And overall, I couldn’t bring myself to truly like Myne. The irritating voice was a big part of it, yes, but I never got the sense that there was more to her character other than being a book lover. A character must never revolve solely around their main trait, that would make them one-dimensional. Myne is not one-dimensional — she is portrayed as resourceful, intelligent, and curious, and there’s plenty of regret when it comes to her past life — but she’s not as fleshed out as she could’ve been. What of Myne’s personality before the reincarnation? We don’t get anything. Side characters are even less fleshed-out.
In the end, I think my expectations for Bookworm were set too high upon reading the premise. It is a largely pleasant experience, a refreshing change from other isekai, and that’s it. However, I get the feeling that it isn’t really suited for anime, with its slow pace. It might be better experienced as — you guessed it — a book. Given that many of my problems with the series were audiovisual in nature, I might just dive into the light novels or the manga.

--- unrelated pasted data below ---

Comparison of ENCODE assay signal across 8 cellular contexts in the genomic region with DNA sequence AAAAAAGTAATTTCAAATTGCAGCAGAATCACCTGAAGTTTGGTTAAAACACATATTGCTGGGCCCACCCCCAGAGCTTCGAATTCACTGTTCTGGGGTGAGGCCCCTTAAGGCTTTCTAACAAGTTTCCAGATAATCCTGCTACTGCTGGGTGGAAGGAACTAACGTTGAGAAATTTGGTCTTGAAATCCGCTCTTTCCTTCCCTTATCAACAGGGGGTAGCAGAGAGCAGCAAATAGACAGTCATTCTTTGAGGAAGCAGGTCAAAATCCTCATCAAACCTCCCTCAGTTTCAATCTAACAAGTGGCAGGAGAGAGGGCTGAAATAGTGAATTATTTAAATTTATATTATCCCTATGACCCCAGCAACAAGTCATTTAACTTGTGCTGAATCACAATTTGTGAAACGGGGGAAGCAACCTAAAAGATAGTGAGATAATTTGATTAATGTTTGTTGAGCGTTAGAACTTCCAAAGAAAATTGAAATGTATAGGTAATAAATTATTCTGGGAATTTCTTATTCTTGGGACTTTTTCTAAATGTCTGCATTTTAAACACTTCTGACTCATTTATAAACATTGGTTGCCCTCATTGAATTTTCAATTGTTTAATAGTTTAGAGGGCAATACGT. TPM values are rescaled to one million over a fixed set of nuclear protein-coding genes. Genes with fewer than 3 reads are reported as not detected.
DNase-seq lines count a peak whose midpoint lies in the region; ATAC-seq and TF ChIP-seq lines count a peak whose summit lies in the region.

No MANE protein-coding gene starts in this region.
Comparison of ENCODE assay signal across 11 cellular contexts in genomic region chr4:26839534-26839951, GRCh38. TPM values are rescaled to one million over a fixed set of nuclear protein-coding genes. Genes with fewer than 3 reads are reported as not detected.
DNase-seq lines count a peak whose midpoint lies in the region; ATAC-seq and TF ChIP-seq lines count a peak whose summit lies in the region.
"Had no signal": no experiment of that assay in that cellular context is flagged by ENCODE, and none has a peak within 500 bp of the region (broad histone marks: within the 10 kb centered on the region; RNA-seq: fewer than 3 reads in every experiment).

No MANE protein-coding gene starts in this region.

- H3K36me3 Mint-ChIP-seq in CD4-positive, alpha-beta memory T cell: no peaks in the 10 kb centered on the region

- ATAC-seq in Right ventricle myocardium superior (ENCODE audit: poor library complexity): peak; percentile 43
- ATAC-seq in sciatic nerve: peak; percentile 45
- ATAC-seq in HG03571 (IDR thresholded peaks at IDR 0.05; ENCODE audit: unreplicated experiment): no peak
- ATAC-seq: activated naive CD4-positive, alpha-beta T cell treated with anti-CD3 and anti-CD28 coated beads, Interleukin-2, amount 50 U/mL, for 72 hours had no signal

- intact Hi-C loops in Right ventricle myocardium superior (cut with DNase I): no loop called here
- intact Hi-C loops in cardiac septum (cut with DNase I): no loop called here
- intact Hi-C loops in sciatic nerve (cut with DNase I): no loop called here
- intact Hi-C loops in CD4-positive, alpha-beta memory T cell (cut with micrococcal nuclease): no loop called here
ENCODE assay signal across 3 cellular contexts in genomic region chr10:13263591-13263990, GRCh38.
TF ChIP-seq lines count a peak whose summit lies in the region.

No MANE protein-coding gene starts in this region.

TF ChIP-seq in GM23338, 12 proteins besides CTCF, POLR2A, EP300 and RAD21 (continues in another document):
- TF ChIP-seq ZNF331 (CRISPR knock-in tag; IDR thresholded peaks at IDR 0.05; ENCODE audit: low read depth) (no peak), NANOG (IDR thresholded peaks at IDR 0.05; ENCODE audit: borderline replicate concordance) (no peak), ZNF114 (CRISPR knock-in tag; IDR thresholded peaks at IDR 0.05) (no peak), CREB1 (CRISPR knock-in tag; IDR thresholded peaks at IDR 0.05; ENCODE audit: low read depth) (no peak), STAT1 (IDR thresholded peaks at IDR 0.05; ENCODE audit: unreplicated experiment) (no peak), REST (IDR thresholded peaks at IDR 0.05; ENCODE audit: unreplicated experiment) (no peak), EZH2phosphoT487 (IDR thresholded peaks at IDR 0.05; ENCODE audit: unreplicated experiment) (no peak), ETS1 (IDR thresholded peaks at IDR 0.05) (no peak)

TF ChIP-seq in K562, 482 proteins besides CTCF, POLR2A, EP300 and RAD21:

Art: B. Nothing too ugly, but doesn't stand out at all. A setting like this needed more effort and detail. Characters resemble stickers when in full outdoor lighting. Not a fan of the shading. Chibi style is fun but occasionally overused. 'Comfy' art style for the ED.
Animation: C+. Plenty of still frames and static background characters, although the lively Myne is decently animated.
Music: B+. Pleasant music befitting the European-style setting.
Voice acting (Japanese): C. The single biggest turn-off in my opinion. Myne's voice will shred your ear canal. Kids don't sound their age at all, except maybe Myne's sister Tuuli. The adults are better. But with Myne taking centre stage, your enjoyment of the anime will hinge on how much you mind (or don't mind) her voice.
Voice acting (English): C. Mostly the same as above, but with less personality, although Myne is far less annoying in English.
Story: A. A bookworm is reincarnated in a world where books are rare. With plenty of conflict as the main character tries to change the world around her, Bookworm's story, premise, and setting are easily its strongest aspects.
Characters: B. Myne is not interesting enough to carry this show. Of the side characters, Lutz gets the most character development as we learn about his family situation and his personal ambitions and dreams.
Ascendance of a Bookworm is a very different isekai, one that might be more worth your time in printed format. I would advise you to start with the light novels.